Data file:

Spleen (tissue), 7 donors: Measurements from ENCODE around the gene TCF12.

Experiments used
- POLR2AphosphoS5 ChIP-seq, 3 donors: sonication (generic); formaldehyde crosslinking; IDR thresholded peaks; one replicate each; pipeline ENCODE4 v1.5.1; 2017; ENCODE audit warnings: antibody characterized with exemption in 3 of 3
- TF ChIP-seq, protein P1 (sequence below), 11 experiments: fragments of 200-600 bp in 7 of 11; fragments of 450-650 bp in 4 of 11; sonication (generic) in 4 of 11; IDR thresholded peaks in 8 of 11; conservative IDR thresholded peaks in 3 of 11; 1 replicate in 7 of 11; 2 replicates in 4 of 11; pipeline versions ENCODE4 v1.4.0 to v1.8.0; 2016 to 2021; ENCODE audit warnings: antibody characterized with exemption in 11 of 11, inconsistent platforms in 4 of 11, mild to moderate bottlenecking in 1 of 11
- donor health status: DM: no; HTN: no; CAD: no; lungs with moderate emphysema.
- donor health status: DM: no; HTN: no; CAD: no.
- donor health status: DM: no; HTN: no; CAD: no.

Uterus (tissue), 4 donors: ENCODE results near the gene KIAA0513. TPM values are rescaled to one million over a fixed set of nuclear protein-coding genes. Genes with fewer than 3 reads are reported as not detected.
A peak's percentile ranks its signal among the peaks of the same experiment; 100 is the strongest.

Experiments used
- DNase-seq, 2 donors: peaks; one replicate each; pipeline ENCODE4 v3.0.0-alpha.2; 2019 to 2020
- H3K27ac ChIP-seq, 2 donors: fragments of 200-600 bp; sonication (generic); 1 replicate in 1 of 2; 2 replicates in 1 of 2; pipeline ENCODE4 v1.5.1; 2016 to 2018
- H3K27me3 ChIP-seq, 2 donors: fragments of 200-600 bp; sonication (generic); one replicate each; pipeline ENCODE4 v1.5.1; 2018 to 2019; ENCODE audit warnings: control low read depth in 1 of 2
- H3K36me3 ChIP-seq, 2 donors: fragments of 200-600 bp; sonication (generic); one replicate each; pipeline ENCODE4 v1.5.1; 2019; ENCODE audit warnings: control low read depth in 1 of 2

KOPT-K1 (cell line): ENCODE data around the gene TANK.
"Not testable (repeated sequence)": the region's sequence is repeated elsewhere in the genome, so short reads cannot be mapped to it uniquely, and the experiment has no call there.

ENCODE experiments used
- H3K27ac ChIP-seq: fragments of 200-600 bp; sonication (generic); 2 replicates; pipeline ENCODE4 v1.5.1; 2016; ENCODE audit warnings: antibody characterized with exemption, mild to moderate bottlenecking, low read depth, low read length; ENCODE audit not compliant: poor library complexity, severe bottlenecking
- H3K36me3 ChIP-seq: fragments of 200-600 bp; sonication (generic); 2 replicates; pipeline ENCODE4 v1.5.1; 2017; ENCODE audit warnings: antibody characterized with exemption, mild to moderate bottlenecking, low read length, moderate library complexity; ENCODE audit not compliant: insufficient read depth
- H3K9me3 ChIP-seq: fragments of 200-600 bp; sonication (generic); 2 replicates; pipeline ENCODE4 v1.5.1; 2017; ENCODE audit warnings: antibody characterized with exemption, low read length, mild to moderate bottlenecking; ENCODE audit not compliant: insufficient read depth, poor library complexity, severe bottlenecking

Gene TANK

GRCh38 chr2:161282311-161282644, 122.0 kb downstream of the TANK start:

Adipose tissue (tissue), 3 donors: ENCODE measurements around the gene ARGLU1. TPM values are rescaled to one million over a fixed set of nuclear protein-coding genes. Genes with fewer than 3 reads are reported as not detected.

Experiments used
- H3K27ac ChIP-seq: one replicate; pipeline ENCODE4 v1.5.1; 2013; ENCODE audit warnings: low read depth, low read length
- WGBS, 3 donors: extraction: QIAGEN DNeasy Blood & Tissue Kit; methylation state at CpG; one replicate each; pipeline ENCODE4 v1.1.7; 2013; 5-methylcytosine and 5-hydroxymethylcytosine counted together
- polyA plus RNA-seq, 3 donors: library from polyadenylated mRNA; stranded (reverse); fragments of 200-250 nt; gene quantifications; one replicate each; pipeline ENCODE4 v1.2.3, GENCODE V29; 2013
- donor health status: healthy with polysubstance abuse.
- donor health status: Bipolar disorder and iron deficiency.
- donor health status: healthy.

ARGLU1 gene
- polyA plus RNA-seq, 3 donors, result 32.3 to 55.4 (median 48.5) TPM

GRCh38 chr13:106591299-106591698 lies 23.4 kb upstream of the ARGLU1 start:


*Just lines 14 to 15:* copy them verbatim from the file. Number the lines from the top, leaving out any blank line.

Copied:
- H3K36me3 ChIP-seq, 2 donors: fragments of 200-600 bp; sonication (generic); one replicate each; pipeline ENCODE4 v1.5.1; 2019; ENCODE audit warnings: control low read depth in 1 of 2

KOPT-K1 (cell line): ENCODE data around the gene TANK.